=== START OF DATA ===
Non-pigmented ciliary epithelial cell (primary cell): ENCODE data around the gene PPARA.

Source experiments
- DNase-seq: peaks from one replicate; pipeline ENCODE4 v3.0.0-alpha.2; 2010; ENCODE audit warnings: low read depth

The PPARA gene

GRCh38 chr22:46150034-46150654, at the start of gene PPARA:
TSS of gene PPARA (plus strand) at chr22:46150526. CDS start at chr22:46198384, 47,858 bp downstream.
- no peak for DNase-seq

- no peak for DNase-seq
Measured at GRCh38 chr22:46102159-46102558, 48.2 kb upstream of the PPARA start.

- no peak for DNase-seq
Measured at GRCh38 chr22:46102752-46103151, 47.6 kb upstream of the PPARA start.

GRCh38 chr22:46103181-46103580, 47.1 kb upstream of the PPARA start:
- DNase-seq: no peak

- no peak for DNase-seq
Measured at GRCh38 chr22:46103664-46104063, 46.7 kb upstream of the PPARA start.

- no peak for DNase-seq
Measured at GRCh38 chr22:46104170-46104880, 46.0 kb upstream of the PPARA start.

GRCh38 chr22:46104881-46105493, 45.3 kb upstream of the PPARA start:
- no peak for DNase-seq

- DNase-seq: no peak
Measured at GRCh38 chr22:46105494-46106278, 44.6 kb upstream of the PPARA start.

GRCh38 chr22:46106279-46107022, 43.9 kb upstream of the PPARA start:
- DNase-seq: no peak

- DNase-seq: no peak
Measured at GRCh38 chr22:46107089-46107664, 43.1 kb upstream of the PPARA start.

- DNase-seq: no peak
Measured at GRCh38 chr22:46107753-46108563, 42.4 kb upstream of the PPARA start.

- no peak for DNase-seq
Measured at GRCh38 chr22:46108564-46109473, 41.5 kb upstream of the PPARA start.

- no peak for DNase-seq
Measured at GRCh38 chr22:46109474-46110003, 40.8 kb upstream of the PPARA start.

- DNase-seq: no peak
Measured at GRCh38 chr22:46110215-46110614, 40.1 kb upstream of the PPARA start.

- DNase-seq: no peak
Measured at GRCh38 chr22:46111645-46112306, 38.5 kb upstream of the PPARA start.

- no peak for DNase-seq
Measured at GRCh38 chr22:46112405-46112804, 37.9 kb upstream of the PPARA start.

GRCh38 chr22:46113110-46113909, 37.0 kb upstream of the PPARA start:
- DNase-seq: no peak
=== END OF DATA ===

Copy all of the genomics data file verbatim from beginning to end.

Non-pigmented ciliary epithelial cell (primary cell): ENCODE data around the gene PPARA.

Source experiments
- DNase-seq: peaks from one replicate; pipeline ENCODE4 v3.0.0-alpha.2; 2010; ENCODE audit warnings: low read depth

The PPARA gene

GRCh38 chr22:46150034-46150654, at the start of gene PPARA:
TSS of gene PPARA (plus strand) at chr22:46150526. CDS start at chr22:46198384, 47,858 bp downstream.
- no peak for DNase-seq

- no peak for DNase-seq
Measured at GRCh38 chr22:46102159-46102558, 48.2 kb upstream of the PPARA start.

- no peak for DNase-seq
Measured at GRCh38 chr22:46102752-46103151, 47.6 kb upstream of the PPARA start.

GRCh38 chr22:46103181-46103580, 47.1 kb upstream of the PPARA start:
- DNase-seq: no peak

- no peak for DNase-seq
Measured at GRCh38 chr22:46103664-46104063, 46.7 kb upstream of the PPARA start.

- no peak for DNase-seq
Measured at GRCh38 chr22:46104170-46104880, 46.0 kb upstream of the PPARA start.

GRCh38 chr22:46104881-46105493, 45.3 kb upstream of the PPARA start:
- no peak for DNase-seq

- DNase-seq: no peak
Measured at GRCh38 chr22:46105494-46106278, 44.6 kb upstream of the PPARA start.

GRCh38 chr22:46106279-46107022, 43.9 kb upstream of the PPARA start:
- DNase-seq: no peak

- DNase-seq: no peak
Measured at GRCh38 chr22:46107089-46107664, 43.1 kb upstream of the PPARA start.

- DNase-seq: no peak
Measured at GRCh38 chr22:46107753-46108563, 42.4 kb upstream of the PPARA start.

- no peak for DNase-seq
Measured at GRCh38 chr22:46108564-46109473, 41.5 kb upstream of the PPARA start.

- no peak for DNase-seq
Measured at GRCh38 chr22:46109474-46110003, 40.8 kb upstream of the PPARA start.

- DNase-seq: no peak
Measured at GRCh38 chr22:46110215-46110614, 40.1 kb upstream of the PPARA start.

- DNase-seq: no peak
Measured at GRCh38 chr22:46111645-46112306, 38.5 kb upstream of the PPARA start.

- no peak for DNase-seq
Measured at GRCh38 chr22:46112405-46112804, 37.9 kb upstream of the PPARA start.

GRCh38 chr22:46113110-46113909, 37.0 kb upstream of the PPARA start:
- DNase-seq: no peak